And the business/corporate versions still let you approve (or block) updates 100% manually--but some updates are only sequential. Which is why you can find corporate and industrial machinery still running Windows 2000 or XP, and they're not even running the last version with all the final updates.

~~~~~~~

I would also advise that if you set up a Linux PC, that you use the 32-bit version of Linux.
The reason is that there is still a lot of hardware that does not have 64-bit drivers in Linux. (so don't bother buying more than 4 gigs of RAM for your linux PC, for example... or any video card that has more than 4 gigs of ram...)

My main interest in Linux has been in cross-platform programming, but the lack of 64-bit drivers in Linux has (so far) always prevented it. The Windows platform has essentially moved entirely to 64-bits and you can't upgrade Linux to 64 bits cause there's still not a lot of drivers. So the only other option would be to downgrade Windows to 32-bits, and I don't like that either.

You can write Java programs that use the screen-keyboard-mouse and the hard drive, and that all works fine in both operating systems, if they are 32 or 64-bit--but if you want to use any other hardware, you will tend to run into the Linux=32bit/Windows=64-bit driver problem.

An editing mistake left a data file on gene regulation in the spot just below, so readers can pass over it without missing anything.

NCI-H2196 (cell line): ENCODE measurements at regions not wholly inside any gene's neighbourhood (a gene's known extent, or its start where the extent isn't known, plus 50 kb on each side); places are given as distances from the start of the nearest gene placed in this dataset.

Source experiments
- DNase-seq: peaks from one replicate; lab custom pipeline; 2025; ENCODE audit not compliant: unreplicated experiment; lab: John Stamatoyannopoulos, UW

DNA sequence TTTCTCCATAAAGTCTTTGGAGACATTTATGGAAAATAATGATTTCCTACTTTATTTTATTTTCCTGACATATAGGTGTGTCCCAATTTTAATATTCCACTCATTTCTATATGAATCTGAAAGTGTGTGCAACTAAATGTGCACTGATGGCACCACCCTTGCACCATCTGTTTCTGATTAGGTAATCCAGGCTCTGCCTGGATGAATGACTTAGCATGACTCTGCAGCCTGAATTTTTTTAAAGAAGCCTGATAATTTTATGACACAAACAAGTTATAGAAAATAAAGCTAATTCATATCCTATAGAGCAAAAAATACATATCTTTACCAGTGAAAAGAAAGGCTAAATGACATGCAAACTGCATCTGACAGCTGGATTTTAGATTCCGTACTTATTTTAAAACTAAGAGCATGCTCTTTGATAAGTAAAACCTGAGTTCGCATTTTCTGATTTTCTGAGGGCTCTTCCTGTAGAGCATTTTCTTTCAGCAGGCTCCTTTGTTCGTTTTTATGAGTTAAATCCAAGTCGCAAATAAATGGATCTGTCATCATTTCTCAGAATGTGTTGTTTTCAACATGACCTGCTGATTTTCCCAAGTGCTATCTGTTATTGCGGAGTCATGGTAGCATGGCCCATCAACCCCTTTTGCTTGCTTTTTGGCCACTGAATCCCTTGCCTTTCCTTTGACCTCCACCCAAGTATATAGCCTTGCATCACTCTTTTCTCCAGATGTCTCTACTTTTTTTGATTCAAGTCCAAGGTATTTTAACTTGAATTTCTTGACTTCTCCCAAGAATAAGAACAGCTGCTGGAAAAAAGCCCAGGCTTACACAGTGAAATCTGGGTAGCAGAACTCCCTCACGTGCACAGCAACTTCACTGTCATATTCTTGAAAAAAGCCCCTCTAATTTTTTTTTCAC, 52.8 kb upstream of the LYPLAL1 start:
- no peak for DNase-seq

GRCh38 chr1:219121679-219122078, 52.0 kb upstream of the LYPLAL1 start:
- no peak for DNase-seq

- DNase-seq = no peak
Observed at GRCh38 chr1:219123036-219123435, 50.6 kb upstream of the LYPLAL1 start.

(*steve*)

¡sǝpodᴉʇuɐ ǝɥʇ ɹɐǝɥd
Moderator
Jan 21, 2010
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I'm running 64 bit Linux on the desktop and have never had an issue with drivers. Having said that, I'm neither a gamer nor so pure that I won't load drivers with proprietry binary blobs.

I find that a bit of googling, or asking "does it run under Linux" is sufficient to avoid most problems. In any case, I've also had devices that worked under one version of Windows that were not supported under later versions, so it's not just a Linux thing.

Being able to run the occasional package under wine on Linux beats having to run a VM on Windows and gives you way better integration. "Does it run under wine" is a reasonable question for software without Linux versions or alternatives. Again, there are web sites to help you.

I'd recommend Linux mint for a casual user. It's friendly enough for a recently ex-windows operator, and it's Debian based (as is Ubuntu).

Linux has always handled large amounts of memory better than windows. 32 bit Linux doesn't have the same memory limit as 32 bit windows, with PAE it can address up to 64GB of RAM, but if you have more than 4GB, 64bit Linux makes sense (especially for large processes).

The big advantage of Linux over windows is that if you know what you're doing, anything can be fixed. With Windows, sometimes that's not the case.

The second big advantage is that Linux is not designed to get slower the longer you use it. Lots of people who run windows but a new pc because the old one was slow. I'm not sure if this is an intentional feature of Windows, but it sure is a real one, and one that's never been addressed. More knowledgeable users just reinstall Windows, but Microsoft have been doing their best to make that option harder and harder. It's a Merry-go-round that you really should get off. Either find a Windows expert who can set your machine up so that you can reinstall with less pain, or upgrade to another os next time windows gets slow or broken.